If you just want to rid yourself of the IRS, you may want to pay your tax bill with a credit card. Our guide to paying the IRS with a credit card can help you decide if this is the right option for you.

Failure to pay proper estimated tax

Even though we have a big tax season every year, the IRS collects most of your income taxes as you earn money, either through withholding money from your paychecks or requiring quarterly estimated tax payments. While you may think that you can underpay throughout the tax year and then make up the deficit with a big payment at the end, doing so runs the risk of incurring a penalty. If, at the end of the tax year, you owe more than $1,000 in taxes, or if you’ve paid less than 90% of your total taxes (or 100% of the taxes shown on your return for the previous year, whichever number is smaller), you may have to pay a penalty for estimated tax underpayment. Your underpayment penalty will vary depending on how much money you underpaid, as well as how early in the year you sent the IRS money to make up the underpayment, and can be calculated using IRS Form 2210.

Dishonored form of payment

Cutting bad checks isn’t a good thing to do, but it’s particularly bad when dealing with the IRS. Not only could it delay a payment and put you in danger of getting slapped with a failure to pay penalty, it also carries its own penalty. Dishonored payments of $1,250 or more incur a penalty equal to 2% of the payment amount, and for dishonored payments under $1,250, the penalty equals the amount of the payment or $25, whichever is less. The good news, though, is that if you get this penalty, you can send a request to the IRS in writing to remove it if you explain why the payment was dishonored. These requests don’t work all the time, but it at least gives you a chance to avoid having to pay extra money.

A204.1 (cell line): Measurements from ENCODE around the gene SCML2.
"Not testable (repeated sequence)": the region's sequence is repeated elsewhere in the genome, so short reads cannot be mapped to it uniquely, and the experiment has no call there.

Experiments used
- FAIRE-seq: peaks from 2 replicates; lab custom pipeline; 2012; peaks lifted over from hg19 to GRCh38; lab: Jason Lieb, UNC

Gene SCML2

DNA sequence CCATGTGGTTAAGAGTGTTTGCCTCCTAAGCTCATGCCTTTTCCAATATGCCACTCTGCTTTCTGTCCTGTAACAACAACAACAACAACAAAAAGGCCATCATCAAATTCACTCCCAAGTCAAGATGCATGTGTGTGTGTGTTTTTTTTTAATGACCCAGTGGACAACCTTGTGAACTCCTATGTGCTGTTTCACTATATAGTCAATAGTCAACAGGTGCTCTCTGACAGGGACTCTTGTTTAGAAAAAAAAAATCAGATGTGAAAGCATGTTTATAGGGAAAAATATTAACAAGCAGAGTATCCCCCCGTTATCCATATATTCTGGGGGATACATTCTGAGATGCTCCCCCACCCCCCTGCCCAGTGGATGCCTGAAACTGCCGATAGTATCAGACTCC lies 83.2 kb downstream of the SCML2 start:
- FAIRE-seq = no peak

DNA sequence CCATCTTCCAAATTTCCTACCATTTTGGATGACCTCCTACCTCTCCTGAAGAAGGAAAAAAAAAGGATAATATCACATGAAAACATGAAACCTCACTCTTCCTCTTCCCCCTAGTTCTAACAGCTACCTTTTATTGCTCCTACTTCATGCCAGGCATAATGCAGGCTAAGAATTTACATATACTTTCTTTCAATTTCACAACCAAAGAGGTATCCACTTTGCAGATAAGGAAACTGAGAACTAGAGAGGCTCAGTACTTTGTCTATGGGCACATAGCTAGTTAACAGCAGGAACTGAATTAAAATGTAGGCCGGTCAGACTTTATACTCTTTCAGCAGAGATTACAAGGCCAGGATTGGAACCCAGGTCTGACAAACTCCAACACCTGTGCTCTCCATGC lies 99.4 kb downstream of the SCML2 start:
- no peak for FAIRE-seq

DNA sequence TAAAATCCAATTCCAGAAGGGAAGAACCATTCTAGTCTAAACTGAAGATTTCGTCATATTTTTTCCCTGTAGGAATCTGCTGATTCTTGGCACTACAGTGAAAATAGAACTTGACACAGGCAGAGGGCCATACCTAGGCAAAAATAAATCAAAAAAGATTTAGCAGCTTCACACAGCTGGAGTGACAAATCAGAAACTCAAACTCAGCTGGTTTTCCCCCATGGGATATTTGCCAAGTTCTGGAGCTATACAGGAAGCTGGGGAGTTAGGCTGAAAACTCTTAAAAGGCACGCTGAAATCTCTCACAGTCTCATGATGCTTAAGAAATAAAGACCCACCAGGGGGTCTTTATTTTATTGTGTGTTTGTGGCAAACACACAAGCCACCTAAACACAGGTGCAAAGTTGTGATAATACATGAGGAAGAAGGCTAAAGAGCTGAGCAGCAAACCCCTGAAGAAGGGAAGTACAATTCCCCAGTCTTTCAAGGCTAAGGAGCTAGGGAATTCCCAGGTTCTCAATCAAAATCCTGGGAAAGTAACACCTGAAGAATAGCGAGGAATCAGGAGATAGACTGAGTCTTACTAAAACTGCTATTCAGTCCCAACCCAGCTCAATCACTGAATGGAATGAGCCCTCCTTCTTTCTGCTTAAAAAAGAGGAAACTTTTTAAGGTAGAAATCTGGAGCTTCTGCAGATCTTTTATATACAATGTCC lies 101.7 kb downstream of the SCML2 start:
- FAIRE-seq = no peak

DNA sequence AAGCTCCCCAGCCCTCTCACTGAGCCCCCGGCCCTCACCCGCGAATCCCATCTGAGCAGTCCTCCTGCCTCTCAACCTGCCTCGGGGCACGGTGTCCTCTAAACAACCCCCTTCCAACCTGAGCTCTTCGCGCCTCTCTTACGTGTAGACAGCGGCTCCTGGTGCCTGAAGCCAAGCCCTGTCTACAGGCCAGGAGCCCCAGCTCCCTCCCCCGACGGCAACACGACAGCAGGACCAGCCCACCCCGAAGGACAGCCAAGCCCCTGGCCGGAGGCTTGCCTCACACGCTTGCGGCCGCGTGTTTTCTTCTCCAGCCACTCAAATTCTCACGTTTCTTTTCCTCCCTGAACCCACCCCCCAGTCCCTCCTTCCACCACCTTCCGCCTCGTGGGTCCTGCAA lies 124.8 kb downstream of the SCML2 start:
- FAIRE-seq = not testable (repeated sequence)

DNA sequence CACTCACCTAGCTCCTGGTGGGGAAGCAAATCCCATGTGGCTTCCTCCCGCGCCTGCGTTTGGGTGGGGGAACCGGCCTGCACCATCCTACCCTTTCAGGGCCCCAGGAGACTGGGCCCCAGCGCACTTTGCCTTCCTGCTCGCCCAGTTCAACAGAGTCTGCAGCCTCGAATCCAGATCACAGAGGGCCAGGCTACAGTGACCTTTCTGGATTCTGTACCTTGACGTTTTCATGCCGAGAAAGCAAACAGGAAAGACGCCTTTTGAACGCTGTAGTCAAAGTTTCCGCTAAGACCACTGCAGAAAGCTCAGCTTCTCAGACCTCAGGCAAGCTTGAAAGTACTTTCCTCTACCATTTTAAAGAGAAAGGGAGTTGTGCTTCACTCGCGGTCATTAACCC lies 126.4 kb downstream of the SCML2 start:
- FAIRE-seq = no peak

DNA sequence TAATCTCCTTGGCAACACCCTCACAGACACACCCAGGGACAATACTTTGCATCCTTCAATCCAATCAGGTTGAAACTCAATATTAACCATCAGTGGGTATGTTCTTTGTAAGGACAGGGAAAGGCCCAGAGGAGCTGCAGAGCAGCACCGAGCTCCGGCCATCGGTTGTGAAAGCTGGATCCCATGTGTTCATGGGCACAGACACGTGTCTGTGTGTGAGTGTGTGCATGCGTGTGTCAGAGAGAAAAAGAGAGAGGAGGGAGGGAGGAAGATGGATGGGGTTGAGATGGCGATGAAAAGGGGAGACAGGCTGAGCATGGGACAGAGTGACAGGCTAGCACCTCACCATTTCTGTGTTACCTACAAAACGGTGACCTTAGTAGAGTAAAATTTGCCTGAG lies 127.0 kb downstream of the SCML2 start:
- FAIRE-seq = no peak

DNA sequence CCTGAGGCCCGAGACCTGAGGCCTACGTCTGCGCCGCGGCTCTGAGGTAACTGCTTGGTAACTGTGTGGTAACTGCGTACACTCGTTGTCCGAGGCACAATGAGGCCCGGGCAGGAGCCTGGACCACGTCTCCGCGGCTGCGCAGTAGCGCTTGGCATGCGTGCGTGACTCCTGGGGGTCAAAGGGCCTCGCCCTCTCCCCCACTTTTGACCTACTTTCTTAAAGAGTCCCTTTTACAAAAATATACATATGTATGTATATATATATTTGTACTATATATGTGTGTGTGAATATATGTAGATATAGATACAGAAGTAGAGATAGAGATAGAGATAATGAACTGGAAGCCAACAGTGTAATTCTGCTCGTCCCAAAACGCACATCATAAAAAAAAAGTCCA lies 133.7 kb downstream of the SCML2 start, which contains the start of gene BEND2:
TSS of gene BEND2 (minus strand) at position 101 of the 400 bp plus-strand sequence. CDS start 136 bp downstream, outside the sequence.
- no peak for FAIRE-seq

Forfeiture of tax refund

While most tax penalties heap extra fees onto people, this one withholds money you would normally get. Due to people not filing their taxes for multiple years, the IRS is holding onto about $1 billion in unclaimed tax refunds. They don’t keep that money set aside forever, though, and if someone goes three years without claiming a tax refund, the IRS will void it and keep the money for the U.S. Department of the Treasury. If you haven’t filed your taxes for the past several years (e.g., if you’re if you’re a teenager with a part-time job), filing this year can let you claim your old tax refunds before they vanish. Be aware that, if you do claim old refunds, the IRS will apply that money to any amounts you owe on your federal and state taxes before they give you any of it. Also, if you have levies on your taxes for some reason, such as federal debts or unpaid child support, your refund will go to paying those off before it reaches your pocket.

If you’re worried about avoiding tax penalties, you may want to consider using an online tax preparation service to give you some extra support, or go to an accountant if your tax situation is too complicated for you to understand. To learn more about staying out of trouble during tax season, read our tax prep blog.